“Illegal music downloads do not hurt the sale of CDs. In fact, in some cases it may increase the

sale of certain genres of music. This idea is believed to be because most file sharing is done over

peer-to-peer networks by teens and college students, groups that have lots of time but little money,

meaning it is unlikely they would ever buy what they pirated. The two researchers also believe

there is another group. They call this group the samplers. Samplers download one or two songs;

if they like what they hear they go out and purchase the music legally.”

So it appears that, according to some people, peer-to-peer file sharing isn’t all that bad, even if the music is copyrighted. While it may be illegal, the users are, in a sense, acting as catalysts for the artists’ cash flow. Perhaps file sharing isn’t all that bad, and the copyright law of 1976 might be a bit unnecessary in today’s wireless nation.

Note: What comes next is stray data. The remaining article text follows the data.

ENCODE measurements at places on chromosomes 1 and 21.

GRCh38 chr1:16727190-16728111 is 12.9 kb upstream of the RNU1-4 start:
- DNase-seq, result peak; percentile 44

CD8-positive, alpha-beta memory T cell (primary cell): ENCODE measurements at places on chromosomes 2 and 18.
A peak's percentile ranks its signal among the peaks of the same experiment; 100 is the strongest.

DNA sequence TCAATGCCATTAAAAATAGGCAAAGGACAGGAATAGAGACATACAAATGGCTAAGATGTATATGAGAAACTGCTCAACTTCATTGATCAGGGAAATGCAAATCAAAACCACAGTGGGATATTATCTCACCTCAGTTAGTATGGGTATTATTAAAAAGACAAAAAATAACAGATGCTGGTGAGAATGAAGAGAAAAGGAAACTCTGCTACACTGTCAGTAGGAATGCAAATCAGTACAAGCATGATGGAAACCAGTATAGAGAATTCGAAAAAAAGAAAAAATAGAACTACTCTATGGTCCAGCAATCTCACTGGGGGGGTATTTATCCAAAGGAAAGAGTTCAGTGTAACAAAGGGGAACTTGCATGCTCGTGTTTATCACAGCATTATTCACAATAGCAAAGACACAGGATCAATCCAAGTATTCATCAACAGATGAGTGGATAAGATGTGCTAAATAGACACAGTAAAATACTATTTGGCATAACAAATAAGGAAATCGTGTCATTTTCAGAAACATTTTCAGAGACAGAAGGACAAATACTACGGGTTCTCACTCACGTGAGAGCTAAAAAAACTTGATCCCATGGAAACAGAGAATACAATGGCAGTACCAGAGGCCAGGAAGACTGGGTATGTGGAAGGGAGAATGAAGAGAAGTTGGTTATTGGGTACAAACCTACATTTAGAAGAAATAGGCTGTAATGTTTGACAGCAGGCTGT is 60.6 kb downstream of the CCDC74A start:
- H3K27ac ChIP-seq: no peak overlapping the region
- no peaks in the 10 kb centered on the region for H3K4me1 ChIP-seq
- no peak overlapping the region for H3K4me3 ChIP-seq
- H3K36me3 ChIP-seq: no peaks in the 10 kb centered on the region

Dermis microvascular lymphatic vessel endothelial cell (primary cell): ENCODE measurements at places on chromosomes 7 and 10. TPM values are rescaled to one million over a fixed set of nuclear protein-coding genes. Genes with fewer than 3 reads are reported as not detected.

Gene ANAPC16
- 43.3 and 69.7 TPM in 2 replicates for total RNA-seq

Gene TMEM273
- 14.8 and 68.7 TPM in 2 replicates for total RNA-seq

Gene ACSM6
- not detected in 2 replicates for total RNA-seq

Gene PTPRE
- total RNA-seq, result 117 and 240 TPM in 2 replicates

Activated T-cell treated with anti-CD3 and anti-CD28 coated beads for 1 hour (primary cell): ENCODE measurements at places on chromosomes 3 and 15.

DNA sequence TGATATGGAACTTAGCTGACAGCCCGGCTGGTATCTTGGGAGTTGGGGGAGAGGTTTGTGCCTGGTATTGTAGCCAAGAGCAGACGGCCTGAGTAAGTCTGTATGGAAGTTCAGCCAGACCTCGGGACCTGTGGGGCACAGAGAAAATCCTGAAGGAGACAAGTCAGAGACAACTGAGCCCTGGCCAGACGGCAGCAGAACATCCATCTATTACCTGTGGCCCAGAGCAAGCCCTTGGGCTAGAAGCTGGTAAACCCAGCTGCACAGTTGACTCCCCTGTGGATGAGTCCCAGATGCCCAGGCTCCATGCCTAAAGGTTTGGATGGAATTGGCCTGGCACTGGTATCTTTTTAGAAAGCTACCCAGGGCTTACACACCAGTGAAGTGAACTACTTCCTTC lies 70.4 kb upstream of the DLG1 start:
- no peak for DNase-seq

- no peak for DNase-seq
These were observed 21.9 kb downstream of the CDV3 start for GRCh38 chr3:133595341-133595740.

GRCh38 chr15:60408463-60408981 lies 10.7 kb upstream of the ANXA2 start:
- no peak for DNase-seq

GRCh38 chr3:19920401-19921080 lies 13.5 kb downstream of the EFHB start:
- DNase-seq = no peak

If Jonathan Lethem ever met Illustrous, I’m sure they would have much to talk about. Regardless of the fact that they have different reasons for their opinions, their views are so similar that they could practically be the same person defending different aspects of his argument. To defend his point, Lethem talks about how a copyright, isn’t really a copyright at all, but really a “government granted monopoly on the use of creative results…Whether the monopolizing beneficiary is a living artist or some artist’s heirs or some corporation’s shareholders, the loser is the community, including living artists who might make splendid use of a healthy public domain.”

A few weeks ago, several of my friends and I went to a Zombie Nation concert. Opening for Zombie Nation was a band called The Very Best, of whom I’ve never heard. When the band got up on stage, they did a short poll on the audience. “How many of you bought our CD?” A couple hands went up. “How many of you downloaded some of our songs off itunes?” A couple more went up. “How many of you downloaded us illegally off the Web?” Virtually all of the hands in the room shot up, followed by voracious laughter.